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[Design] Strategy Design Pattern


Strategy pattern (also known as the policy pattern) is a design pattern that enables an algorithm’s behavior to be selected at runtime.

For instance, a class that performs validation on incoming data may use a strategy pattern to select a validation algorithm based on the type of data, the source of the data, user choice… These factors are not known until run-time

A car example

Since accelerate and brake behaviors change frequently between models, a common approach is to implement these behaviors in subclasses. This approach has significant drawbacks: accelerate and brake behaviors must be declared in each new Car model.

The strategy pattern uses composition instead of inheritance. This allows:

  1. better decoupling between the behavior and the class that uses it. (i.e. behavior can be changed without breaking the classes that use it)

  2. classes can switch between behaviors by changing the specific implementation used without requiring any significant code changes.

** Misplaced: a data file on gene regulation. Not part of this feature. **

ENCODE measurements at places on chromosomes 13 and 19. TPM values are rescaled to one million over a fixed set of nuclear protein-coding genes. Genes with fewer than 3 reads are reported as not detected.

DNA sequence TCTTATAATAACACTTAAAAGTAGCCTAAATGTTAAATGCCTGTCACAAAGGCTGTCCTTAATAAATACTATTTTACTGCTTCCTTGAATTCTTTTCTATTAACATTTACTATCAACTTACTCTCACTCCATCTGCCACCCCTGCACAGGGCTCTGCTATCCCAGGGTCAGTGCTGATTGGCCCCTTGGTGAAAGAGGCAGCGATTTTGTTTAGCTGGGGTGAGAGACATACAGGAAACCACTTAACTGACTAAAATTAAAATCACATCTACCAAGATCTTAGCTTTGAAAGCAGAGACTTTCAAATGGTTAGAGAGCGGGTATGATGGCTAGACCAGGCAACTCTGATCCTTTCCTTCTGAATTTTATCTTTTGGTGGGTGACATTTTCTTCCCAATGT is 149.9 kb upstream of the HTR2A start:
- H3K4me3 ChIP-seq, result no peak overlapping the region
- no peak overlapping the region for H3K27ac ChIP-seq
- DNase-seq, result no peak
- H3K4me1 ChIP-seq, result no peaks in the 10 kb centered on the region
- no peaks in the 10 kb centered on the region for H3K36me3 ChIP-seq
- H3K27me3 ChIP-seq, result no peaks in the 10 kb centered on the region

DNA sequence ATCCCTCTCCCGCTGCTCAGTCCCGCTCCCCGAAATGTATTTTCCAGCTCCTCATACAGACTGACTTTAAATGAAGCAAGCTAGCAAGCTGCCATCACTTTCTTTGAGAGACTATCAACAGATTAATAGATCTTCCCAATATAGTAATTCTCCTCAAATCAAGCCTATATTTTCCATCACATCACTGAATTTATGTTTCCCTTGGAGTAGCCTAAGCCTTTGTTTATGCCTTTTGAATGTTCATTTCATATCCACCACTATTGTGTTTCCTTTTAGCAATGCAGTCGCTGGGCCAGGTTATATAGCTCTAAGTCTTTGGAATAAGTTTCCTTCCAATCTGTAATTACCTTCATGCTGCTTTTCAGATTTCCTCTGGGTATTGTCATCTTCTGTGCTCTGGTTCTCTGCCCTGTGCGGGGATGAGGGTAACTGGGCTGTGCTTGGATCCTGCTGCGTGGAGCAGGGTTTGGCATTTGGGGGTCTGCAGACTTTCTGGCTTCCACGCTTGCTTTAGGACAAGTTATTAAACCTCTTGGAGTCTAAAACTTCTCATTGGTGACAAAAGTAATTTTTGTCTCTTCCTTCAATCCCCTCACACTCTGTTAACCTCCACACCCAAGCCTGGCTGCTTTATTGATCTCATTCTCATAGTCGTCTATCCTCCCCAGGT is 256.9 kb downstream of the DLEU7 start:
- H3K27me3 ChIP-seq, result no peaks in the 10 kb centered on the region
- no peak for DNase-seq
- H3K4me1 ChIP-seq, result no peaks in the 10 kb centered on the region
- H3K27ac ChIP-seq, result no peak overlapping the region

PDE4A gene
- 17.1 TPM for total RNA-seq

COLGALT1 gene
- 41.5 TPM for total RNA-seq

/* Encapsulated family of Algorithms 
 * Interface and its implementations
public interface IBrakeBehavior {
    public void brake(); 

public class BrakeWithABS implements IBrakeBehavior {
    public void brake() {
        System.out.println("Brake with ABS applied");

public class Brake implements IBrakeBehavior {
    public void brake() {
        System.out.println("Simple Brake applied");

/* Client which can use the algorithms above interchangeably */
public abstract class Car {
    protected IBrakeBehavior brakeBehavior;

    public void applyBrake() {

    public void setBrakeBehavior(IBrakeBehavior brakeType) {
        this.brakeBehavior = brakeType;

/* Client 1 uses one algorithm (Brake) in the constructor */
public class Sedan extends Car {
    public Sedan() {
        this.brakeBehavior = new Brake();

/* Client 2 uses another algorithm (BrakeWithABS) in the constructor */
public class SUV extends Car {
    public SUV() {
        this.brakeBehavior = new BrakeWithABS();

/* Using the Car Example */
public class CarExample {
    public static void main(String[] args) {
        Car sedanCar = new Sedan();
        sedanCar.applyBrake();  // This will invoke class "Brake"

        Car suvCar = new SUV(); 
        suvCar.applyBrake();    // This will invoke class "BrakeWithABS"

        // set brake behavior dynamically
        suvCar.setBrakeBehavior( new Brake() ); 
        suvCar.applyBrake();    // This will invoke class "Brake" 

This gives greater flexibility in design and is in harmony with the Open/closed principle (OCP) that states that classes should be open for extension but closed for modification.